was all the more unnerving because the $850-million fund has only a
small fraction—less than 1 percent—of its investments in
subprime mortgages. Its difficulties confirm that defaults and foreclosures
are not limited to the high-risk subprime sector, but are spreading
to the prime and near-prime mortgage markets.
The international scope of
the crisis was demonstrated by the announcement from Australia’s
Macquarie Bank on Wednesday that retail investors in two of its funds
face losses of up to 25 percent. And Deutsche Bank said it would suffer
losses as a result of the subprime crisis and the broader credit crisis.
Worries over a credit crunch
were compounded with negative reports on the general economy. Growth
at US factories slowed unexpectedly, according to the Institute for
Supply Management’s manufacturing index reading for July. The
gauge, which moved to 53.8 from 56.0 in June, showed the weakest gain
in four months.
The National Association
of Realtors index for pending sales of existing homes rose at a seasonally
adjusted annual rate of 5 percent to 102.4 in June from May’s
97.5. But the index was 8.6 percent below the level of June 2006.
Auto makers posted sharply
lower July US sales, attributing the downturn to the fall in the housing
market and high gas prices. General Motors said July light-vehicle sales
dropped 22 percent from a year ago. Ford posted a 19 percent drop in
sales of cars and light trucks. Chrysler Group reported an 8.4 percent
decline to its lowest level in four-and-a-half years, and Toyota posted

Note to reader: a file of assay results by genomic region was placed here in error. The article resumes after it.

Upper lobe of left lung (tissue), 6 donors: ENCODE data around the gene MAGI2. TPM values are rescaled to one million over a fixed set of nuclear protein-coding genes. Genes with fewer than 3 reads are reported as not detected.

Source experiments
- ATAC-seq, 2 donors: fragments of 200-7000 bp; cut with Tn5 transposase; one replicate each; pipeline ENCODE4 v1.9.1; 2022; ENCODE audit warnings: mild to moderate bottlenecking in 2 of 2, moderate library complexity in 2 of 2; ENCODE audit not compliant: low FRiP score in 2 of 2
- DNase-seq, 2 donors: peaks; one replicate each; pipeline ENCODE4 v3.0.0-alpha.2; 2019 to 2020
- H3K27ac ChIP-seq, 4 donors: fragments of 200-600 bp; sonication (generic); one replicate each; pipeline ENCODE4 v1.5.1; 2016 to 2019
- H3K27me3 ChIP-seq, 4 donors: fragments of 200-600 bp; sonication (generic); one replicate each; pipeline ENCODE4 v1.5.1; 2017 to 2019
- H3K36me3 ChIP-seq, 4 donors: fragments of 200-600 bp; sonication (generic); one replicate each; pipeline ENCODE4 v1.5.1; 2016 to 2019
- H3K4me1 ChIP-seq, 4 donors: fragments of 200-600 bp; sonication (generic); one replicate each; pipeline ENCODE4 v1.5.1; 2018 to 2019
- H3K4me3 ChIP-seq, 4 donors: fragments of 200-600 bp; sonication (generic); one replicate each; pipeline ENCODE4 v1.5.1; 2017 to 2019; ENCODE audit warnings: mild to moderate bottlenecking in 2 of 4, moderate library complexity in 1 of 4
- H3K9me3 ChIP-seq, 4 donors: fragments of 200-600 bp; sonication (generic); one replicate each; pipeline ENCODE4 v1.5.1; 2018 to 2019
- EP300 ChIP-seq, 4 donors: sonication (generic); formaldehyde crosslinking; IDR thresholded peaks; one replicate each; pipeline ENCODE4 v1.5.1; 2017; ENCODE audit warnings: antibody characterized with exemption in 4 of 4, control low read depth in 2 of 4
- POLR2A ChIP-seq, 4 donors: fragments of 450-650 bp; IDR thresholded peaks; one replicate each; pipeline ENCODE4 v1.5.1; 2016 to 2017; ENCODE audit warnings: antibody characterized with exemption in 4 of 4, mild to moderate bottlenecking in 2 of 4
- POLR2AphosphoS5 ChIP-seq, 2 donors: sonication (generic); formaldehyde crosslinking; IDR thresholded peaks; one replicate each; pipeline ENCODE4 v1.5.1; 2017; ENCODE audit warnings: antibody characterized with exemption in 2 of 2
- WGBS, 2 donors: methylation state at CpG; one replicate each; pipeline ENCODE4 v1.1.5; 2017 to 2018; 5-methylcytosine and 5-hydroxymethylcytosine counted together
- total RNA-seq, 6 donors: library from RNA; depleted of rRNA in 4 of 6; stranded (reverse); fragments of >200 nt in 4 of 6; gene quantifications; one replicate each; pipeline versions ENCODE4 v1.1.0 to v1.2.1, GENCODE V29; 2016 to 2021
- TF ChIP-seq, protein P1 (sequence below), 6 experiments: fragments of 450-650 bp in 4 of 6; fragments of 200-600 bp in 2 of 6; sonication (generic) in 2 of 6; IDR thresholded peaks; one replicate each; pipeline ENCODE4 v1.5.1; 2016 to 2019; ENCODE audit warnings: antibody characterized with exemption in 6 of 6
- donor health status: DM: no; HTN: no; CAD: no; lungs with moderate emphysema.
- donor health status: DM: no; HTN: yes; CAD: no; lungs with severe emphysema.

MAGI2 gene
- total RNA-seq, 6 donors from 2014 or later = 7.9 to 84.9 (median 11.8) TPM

a 7.3 percent decrease for the month.
A column in Wednesday’s
Washington Post by Steven Pearlstein outlines the far-reaching implications
of the credit crisis that underlies the fevered state of global stock
exchanges. Pearlstein writes:
“The higher cost and
tighter availability of credit is being felt worldwide, with impacts
on Australian hedge funds, German banks, Russian oil companies, commodity
prices in Africa and the government budget in Argentina.
“As this so-called
repricing of risk unfolds, don’t pay too much attention to the
stock market... The real action is in credit markets where bonds, bank
loans, financial futures and all sorts of newfangled derivative instruments
are traded... What concerns people like Buffett is how much leverage
there is in credit markets—how much debt is being used to buy
“In the simple model
of yesteryear, a bank would essentially borrow money from its depositors
and lend it to households or businesses that needed loans. For every
dollar it lent out, however, the bank was required to set aside some
of its own money in reserve to cover losses it might suffer if some
loans were not repaid.
“But all that went
out with deregulation and the rise of financial engineering. Big banks
now borrow most of the money they lend by selling bonds to investors.
And most of the loans they make do not remain on their books, but are
immediately packaged with other loans and sold to buyers such as hedge
“Unlike banks, hedge
funds are under no obligation to maintain minimal levels of equity,
so they can buy these instruments (that is, make loans) with as much
borrowed money as anyone is willing to lend them. And because they don’t
have to disclose their investments, no regulator knows how much debt